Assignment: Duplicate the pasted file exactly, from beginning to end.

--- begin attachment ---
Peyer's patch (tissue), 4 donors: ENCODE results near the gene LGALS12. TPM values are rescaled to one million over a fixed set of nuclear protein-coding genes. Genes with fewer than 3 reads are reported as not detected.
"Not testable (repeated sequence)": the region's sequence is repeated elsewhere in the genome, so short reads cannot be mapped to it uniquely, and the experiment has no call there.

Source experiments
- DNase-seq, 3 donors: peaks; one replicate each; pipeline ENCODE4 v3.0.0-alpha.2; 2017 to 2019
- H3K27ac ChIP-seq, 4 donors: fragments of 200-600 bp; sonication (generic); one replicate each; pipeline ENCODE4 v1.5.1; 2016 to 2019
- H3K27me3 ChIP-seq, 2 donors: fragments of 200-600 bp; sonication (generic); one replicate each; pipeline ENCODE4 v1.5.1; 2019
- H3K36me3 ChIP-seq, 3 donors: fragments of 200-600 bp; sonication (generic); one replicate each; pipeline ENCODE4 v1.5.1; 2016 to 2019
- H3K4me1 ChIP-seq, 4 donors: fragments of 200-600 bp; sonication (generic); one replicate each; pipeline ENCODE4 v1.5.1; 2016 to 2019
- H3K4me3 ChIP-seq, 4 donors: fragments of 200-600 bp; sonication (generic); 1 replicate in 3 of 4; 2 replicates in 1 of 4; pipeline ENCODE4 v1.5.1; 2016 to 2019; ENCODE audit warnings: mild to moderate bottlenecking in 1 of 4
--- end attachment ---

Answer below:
Peyer's patch (tissue), 4 donors: ENCODE results near the gene LGALS12. TPM values are rescaled to one million over a fixed set of nuclear protein-coding genes. Genes with fewer than 3 reads are reported as not detected.
"Not testable (repeated sequence)": the region's sequence is repeated elsewhere in the genome, so short reads cannot be mapped to it uniquely, and the experiment has no call there.

Source experiments
- DNase-seq, 3 donors: peaks; one replicate each; pipeline ENCODE4 v3.0.0-alpha.2; 2017 to 2019
- H3K27ac ChIP-seq, 4 donors: fragments of 200-600 bp; sonication (generic); one replicate each; pipeline ENCODE4 v1.5.1; 2016 to 2019
- H3K27me3 ChIP-seq, 2 donors: fragments of 200-600 bp; sonication (generic); one replicate each; pipeline ENCODE4 v1.5.1; 2019
- H3K36me3 ChIP-seq, 3 donors: fragments of 200-600 bp; sonication (generic); one replicate each; pipeline ENCODE4 v1.5.1; 2016 to 2019
- H3K4me1 ChIP-seq, 4 donors: fragments of 200-600 bp; sonication (generic); one replicate each; pipeline ENCODE4 v1.5.1; 2016 to 2019
- H3K4me3 ChIP-seq, 4 donors: fragments of 200-600 bp; sonication (generic); 1 replicate in 3 of 4; 2 replicates in 1 of 4; pipeline ENCODE4 v1.5.1; 2016 to 2019; ENCODE audit warnings: mild to moderate bottlenecking in 1 of 4